Fr Stephen Smuts

Archive for July 9th, 2011

Msgr Keith Newton at the Anglican Use Conference Texas

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Here is an interesting video with Msgr Keith Newton, Ordinary of the Personal Ordinariate of Our Lady of Walsingham:

Written by Fr Stephen Smuts

July 9, 2011 at 20:39

The Catholic Church’s Unique Role in Sudan and in the West

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Catholic Online:

We hear so many negative things about our Church: that the Church interferes with change and progress; that it is against science and breeds ignorance; that it kept the West mired in the Dark Ages; that it is intolerant, oppressive and causes wars. But what we hear is not true. Rather, the Church is just the opposite! The Church is not only the font of God’s grace and spiritual blessings, it is uniquely qualified to help build civilizations.

The historic events happening in the African nation of Sudan exemplify the Church’s unique giftedness. Although it is possible for war to break out again in this country, we can still be proud of the Church’s efforts to help Southern Sudan achieve independence. But such accomplishments are nothing new for the Church. The Church played an even greater role in the building of Western Civilization. Perhaps we can see the true Church for ourselves if we take a brief look at these two remarkable examples…

To do so, click here.

A good article.

Allow me also to say that our prayers go out to the new country that is Southern Sudan. There lies before them a rocky road indeed. Let the building begin.

Written by Fr Stephen Smuts

July 9, 2011 at 17:22

Fr Corapi Makes A New Video Appearance: Changes and Future

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Looking anything but like a Catholic Priest! Speaking about changes and the future (in media), he really seems to be living the moniker: Black Sheep Dog.

Written by Fr Stephen Smuts

July 9, 2011 at 09:46

Calixtinus Codex Stolen

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A priceless 12-century manuscript, which contains Europe’s first travel guide, has been stolen from a safe in Spanish cathedral:

A priceless 12th-century illustrated manuscript containing what has been described as Europe’s first travel guide has been stolen from the cathedral at Santiago de Compostela in northern Spain.

The Codex Calixtinus, which was kept in a safe at the cathedral’s archives, is thought to have been stolen by professional thieves on Sunday afternoon.

Archivists did not notice its disappearance, however, until Tuesday, when the cathedral’s dean was told it was missing.

The local Correo Gallego newspaper reported that distraught cathedral staff spent hours searching for the manuscript before contacting police late that night.

“Although security systems have been improved considerably it is true to say that they are not of the kind one might find in a bank or a well-protected jewellers,” the newspaper reported.

Only five security cameras were used to watch the archive area, according to the newspaper, and none were pointing directly at the safe where the priceless manuscript was stored.

Police reportedly believe that a black market dealer in antique manuscripts may have commissioned the robbery.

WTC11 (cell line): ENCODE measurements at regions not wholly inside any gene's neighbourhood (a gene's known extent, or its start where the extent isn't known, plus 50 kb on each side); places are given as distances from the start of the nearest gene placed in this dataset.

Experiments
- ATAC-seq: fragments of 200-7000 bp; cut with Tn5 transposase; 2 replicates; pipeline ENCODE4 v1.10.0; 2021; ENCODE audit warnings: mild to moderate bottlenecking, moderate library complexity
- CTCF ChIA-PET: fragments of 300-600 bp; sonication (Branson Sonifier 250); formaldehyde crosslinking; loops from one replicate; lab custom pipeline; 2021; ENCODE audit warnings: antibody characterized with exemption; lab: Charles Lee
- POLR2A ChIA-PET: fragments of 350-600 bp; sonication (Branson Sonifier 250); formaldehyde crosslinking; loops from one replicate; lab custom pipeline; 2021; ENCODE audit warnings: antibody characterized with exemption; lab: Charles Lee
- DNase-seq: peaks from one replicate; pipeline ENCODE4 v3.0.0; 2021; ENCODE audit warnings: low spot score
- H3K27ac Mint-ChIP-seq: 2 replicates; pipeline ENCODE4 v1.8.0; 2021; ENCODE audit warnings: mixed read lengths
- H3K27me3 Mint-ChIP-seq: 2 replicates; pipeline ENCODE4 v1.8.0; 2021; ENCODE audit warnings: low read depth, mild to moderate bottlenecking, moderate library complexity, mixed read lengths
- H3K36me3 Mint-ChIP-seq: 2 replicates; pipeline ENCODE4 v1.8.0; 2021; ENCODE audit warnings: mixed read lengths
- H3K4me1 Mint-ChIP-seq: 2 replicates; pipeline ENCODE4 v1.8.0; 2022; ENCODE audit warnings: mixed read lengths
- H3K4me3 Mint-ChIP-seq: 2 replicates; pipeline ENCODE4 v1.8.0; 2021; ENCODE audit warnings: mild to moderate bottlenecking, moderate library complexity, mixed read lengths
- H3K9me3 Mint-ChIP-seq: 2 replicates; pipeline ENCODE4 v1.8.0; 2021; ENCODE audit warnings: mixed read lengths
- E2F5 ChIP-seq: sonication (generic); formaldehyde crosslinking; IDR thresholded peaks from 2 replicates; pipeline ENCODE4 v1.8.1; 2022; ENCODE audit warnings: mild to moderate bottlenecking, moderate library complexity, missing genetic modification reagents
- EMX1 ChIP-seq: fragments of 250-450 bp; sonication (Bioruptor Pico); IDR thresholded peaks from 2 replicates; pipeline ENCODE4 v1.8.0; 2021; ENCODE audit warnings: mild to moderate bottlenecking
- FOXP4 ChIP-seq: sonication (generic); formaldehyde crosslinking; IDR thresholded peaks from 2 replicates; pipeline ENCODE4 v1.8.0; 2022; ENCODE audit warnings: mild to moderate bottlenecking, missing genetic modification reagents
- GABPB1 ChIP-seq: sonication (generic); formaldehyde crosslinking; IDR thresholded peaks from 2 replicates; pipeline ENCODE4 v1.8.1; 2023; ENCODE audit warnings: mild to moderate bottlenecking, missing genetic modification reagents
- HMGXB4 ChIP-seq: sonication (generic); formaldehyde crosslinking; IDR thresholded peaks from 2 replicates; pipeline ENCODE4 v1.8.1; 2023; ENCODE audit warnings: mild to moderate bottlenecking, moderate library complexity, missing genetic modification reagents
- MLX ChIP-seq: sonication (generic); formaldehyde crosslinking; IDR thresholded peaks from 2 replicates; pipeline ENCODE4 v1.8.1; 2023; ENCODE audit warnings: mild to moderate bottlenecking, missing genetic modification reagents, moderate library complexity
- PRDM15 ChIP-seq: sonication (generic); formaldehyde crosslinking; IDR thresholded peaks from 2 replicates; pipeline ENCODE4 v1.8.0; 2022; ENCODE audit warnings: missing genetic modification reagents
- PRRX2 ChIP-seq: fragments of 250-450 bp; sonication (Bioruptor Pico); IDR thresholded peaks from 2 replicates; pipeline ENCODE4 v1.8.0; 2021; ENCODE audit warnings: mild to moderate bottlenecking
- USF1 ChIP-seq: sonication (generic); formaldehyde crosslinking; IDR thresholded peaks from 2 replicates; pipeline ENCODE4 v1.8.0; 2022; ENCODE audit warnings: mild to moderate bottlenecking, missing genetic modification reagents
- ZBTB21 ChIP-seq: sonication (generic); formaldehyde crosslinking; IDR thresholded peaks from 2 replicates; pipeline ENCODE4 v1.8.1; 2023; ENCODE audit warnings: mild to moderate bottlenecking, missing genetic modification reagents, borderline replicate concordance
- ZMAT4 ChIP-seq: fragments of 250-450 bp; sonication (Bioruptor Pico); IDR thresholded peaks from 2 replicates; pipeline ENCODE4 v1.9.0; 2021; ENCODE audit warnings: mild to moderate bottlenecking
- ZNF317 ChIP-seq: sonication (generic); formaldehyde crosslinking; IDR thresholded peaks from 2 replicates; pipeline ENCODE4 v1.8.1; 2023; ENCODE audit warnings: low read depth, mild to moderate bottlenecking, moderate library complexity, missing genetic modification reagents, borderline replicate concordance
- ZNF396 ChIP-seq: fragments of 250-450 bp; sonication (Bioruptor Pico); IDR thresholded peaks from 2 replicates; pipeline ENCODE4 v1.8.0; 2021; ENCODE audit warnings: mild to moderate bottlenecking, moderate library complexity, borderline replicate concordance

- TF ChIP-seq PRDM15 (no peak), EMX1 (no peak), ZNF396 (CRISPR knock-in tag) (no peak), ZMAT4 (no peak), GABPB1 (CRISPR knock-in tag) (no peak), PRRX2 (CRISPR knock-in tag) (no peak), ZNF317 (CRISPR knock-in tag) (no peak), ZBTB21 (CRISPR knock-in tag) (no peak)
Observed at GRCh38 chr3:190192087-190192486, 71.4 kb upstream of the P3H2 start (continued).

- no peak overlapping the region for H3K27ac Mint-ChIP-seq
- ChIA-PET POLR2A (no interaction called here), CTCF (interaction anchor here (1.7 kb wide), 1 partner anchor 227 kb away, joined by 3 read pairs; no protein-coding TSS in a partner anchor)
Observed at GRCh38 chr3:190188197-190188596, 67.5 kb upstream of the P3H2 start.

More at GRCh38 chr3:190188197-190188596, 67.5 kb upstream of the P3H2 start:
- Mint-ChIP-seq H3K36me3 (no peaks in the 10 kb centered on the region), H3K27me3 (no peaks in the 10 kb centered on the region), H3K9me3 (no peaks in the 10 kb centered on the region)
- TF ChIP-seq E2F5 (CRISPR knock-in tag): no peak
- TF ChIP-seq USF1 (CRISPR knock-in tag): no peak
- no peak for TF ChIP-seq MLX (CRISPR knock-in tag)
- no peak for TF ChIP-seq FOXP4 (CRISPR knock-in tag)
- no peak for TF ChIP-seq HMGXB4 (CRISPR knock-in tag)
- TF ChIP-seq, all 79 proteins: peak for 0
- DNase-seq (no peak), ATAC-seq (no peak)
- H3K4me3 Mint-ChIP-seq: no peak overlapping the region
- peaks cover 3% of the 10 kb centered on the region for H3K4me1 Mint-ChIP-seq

The codex was rarely removed from its safe, with researchers wishing to study it generally being handed a copy kept at the same archive.

The 225 parchment pages include a guide to the pilgrimage routes to Santiago, apparently written by a French friar, Aimeric Picaud.

They also tell the story of how St James the Apostle’s body was supposedly transported from Judea on a raft without oars or sails, which swiftly crossed the Mediterranean and travelled north through the Atlantic before grounding in north-western Spain. From there it was supposedly dragged inland by two oxen, and the body was buried in a forest.

It was only eight centuries later, however, that locals began to claim the tomb of St James could be found there. Pilgrims eventually began to travel to the site, and an 11th-century pope declared that on certain years pilgrims could obtain plenary indulgence for their sins and so avoid purgatory.

The manuscript, apparently commissioned by Pope Calixtus II, helped popularise a pilgrimage that still attracts tens of thousands of people every year…

For more on the Codex self, Wikipedia has a page here.

Written by Fr Stephen Smuts

July 9, 2011 at 09:26

Betty Ford Dies

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Former First Lady Betty Ford has died. She was 93 years old.

Betty Ford, the popular and outspoken former US first lady who founded the world’s most famous substance abuse clinic after admitting her own addiction to alcohol and pills, has died aged 93.

Mrs Ford had played a key role in helping to re-establish American pride and self-respect after her husband Gerald replaced the disgraced Richard Nixon as president in 1974 after the Watergate scandal.

Less than two months after he took office, she underwent a mastectomy for breast cancer.

She was renowned for her candour about matters personal and political, speaking out in favour of abortion rights and gun control – positions that would be anathema to most in the current Republican party hierarchy.

But it was her openness about her addictions and her establishment of the Betty Ford clinic – a facility that pioneered the world of rehabilitation – that was her greatest legacy.

Tributes poured in after the announcement of her death on Friday night…


Wikipedia has more on her here.

Written by Fr Stephen Smuts

July 9, 2011 at 09:06

Posted in Culture

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